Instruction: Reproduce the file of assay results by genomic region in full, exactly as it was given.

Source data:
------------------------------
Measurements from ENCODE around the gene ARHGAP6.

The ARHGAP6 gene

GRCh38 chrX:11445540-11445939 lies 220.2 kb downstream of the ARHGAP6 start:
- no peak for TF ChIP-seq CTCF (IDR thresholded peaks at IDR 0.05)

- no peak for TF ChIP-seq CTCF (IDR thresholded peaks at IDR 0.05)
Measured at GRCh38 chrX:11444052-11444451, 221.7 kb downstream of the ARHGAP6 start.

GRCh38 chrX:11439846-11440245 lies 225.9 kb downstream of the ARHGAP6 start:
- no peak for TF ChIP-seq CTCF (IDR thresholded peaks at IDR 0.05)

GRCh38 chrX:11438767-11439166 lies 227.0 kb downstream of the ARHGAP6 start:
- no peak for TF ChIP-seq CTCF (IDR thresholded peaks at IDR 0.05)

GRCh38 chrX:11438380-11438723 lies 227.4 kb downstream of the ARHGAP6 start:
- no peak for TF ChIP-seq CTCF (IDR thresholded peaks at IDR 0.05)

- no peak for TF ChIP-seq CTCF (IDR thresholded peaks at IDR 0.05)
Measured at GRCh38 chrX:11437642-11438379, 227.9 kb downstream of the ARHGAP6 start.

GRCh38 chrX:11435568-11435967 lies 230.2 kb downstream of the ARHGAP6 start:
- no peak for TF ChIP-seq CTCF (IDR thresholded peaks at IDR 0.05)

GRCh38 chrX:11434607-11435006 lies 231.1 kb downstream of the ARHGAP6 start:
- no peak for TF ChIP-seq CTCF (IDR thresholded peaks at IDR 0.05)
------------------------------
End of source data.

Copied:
Measurements from ENCODE around the gene ARHGAP6.

The ARHGAP6 gene

GRCh38 chrX:11445540-11445939 lies 220.2 kb downstream of the ARHGAP6 start:
- no peak for TF ChIP-seq CTCF (IDR thresholded peaks at IDR 0.05)

- no peak for TF ChIP-seq CTCF (IDR thresholded peaks at IDR 0.05)
Measured at GRCh38 chrX:11444052-11444451, 221.7 kb downstream of the ARHGAP6 start.

GRCh38 chrX:11439846-11440245 lies 225.9 kb downstream of the ARHGAP6 start:
- no peak for TF ChIP-seq CTCF (IDR thresholded peaks at IDR 0.05)

GRCh38 chrX:11438767-11439166 lies 227.0 kb downstream of the ARHGAP6 start:
- no peak for TF ChIP-seq CTCF (IDR thresholded peaks at IDR 0.05)

GRCh38 chrX:11438380-11438723 lies 227.4 kb downstream of the ARHGAP6 start:
- no peak for TF ChIP-seq CTCF (IDR thresholded peaks at IDR 0.05)

- no peak for TF ChIP-seq CTCF (IDR thresholded peaks at IDR 0.05)
Measured at GRCh38 chrX:11437642-11438379, 227.9 kb downstream of the ARHGAP6 start.

GRCh38 chrX:11435568-11435967 lies 230.2 kb downstream of the ARHGAP6 start:
- no peak for TF ChIP-seq CTCF (IDR thresholded peaks at IDR 0.05)

GRCh38 chrX:11434607-11435006 lies 231.1 kb downstream of the ARHGAP6 start:
- no peak for TF ChIP-seq CTCF (IDR thresholded peaks at IDR 0.05)